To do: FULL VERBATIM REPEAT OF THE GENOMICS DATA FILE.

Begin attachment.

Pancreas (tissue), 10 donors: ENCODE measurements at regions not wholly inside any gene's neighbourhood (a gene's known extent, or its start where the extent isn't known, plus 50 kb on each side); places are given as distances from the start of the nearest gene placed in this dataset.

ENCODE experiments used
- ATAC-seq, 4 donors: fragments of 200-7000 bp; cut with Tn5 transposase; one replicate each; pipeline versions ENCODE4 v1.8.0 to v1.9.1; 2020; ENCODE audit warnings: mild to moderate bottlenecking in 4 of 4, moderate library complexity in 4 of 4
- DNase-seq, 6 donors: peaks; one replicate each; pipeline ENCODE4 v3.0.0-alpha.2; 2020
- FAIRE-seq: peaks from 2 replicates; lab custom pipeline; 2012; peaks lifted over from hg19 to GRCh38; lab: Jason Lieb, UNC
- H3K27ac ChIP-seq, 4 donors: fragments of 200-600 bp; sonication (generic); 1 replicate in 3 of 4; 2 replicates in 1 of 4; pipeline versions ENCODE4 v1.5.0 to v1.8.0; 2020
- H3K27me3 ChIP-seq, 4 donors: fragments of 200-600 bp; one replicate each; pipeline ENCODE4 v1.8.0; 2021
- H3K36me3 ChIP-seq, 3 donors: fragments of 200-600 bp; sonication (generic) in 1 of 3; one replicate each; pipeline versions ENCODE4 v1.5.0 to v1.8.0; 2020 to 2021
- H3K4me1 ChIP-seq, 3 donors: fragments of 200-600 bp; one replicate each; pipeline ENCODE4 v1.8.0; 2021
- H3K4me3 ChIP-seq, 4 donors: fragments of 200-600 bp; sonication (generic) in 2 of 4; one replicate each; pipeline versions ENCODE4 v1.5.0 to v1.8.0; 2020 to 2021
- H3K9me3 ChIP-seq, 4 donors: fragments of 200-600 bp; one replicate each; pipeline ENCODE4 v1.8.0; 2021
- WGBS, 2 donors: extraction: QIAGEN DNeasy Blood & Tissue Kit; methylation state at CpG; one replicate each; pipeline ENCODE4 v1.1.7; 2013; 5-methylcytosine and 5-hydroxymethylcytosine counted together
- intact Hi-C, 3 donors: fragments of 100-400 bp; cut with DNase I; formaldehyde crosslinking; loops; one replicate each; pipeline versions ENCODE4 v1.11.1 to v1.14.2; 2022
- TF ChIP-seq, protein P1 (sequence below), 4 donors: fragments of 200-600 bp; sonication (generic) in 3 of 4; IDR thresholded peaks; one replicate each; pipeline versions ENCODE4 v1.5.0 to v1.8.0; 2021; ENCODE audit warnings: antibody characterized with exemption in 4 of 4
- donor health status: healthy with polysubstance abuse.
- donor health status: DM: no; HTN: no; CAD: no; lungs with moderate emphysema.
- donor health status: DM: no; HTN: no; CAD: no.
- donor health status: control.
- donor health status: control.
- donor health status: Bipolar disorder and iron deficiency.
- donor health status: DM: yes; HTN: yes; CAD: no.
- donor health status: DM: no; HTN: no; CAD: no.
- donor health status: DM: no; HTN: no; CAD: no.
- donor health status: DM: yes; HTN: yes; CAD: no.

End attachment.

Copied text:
Pancreas (tissue), 10 donors: ENCODE measurements at regions not wholly inside any gene's neighbourhood (a gene's known extent, or its start where the extent isn't known, plus 50 kb on each side); places are given as distances from the start of the nearest gene placed in this dataset.

ENCODE experiments used
- ATAC-seq, 4 donors: fragments of 200-7000 bp; cut with Tn5 transposase; one replicate each; pipeline versions ENCODE4 v1.8.0 to v1.9.1; 2020; ENCODE audit warnings: mild to moderate bottlenecking in 4 of 4, moderate library complexity in 4 of 4
- DNase-seq, 6 donors: peaks; one replicate each; pipeline ENCODE4 v3.0.0-alpha.2; 2020
- FAIRE-seq: peaks from 2 replicates; lab custom pipeline; 2012; peaks lifted over from hg19 to GRCh38; lab: Jason Lieb, UNC
- H3K27ac ChIP-seq, 4 donors: fragments of 200-600 bp; sonication (generic); 1 replicate in 3 of 4; 2 replicates in 1 of 4; pipeline versions ENCODE4 v1.5.0 to v1.8.0; 2020
- H3K27me3 ChIP-seq, 4 donors: fragments of 200-600 bp; one replicate each; pipeline ENCODE4 v1.8.0; 2021
- H3K36me3 ChIP-seq, 3 donors: fragments of 200-600 bp; sonication (generic) in 1 of 3; one replicate each; pipeline versions ENCODE4 v1.5.0 to v1.8.0; 2020 to 2021
- H3K4me1 ChIP-seq, 3 donors: fragments of 200-600 bp; one replicate each; pipeline ENCODE4 v1.8.0; 2021
- H3K4me3 ChIP-seq, 4 donors: fragments of 200-600 bp; sonication (generic) in 2 of 4; one replicate each; pipeline versions ENCODE4 v1.5.0 to v1.8.0; 2020 to 2021
- H3K9me3 ChIP-seq, 4 donors: fragments of 200-600 bp; one replicate each; pipeline ENCODE4 v1.8.0; 2021
- WGBS, 2 donors: extraction: QIAGEN DNeasy Blood & Tissue Kit; methylation state at CpG; one replicate each; pipeline ENCODE4 v1.1.7; 2013; 5-methylcytosine and 5-hydroxymethylcytosine counted together
- intact Hi-C, 3 donors: fragments of 100-400 bp; cut with DNase I; formaldehyde crosslinking; loops; one replicate each; pipeline versions ENCODE4 v1.11.1 to v1.14.2; 2022
- TF ChIP-seq, protein P1 (sequence below), 4 donors: fragments of 200-600 bp; sonication (generic) in 3 of 4; IDR thresholded peaks; one replicate each; pipeline versions ENCODE4 v1.5.0 to v1.8.0; 2021; ENCODE audit warnings: antibody characterized with exemption in 4 of 4
- donor health status: healthy with polysubstance abuse.
- donor health status: DM: no; HTN: no; CAD: no; lungs with moderate emphysema.
- donor health status: DM: no; HTN: no; CAD: no.
- donor health status: control.
- donor health status: control.
- donor health status: Bipolar disorder and iron deficiency.
- donor health status: DM: yes; HTN: yes; CAD: no.
- donor health status: DM: no; HTN: no; CAD: no.
- donor health status: DM: no; HTN: no; CAD: no.
- donor health status: DM: yes; HTN: yes; CAD: no.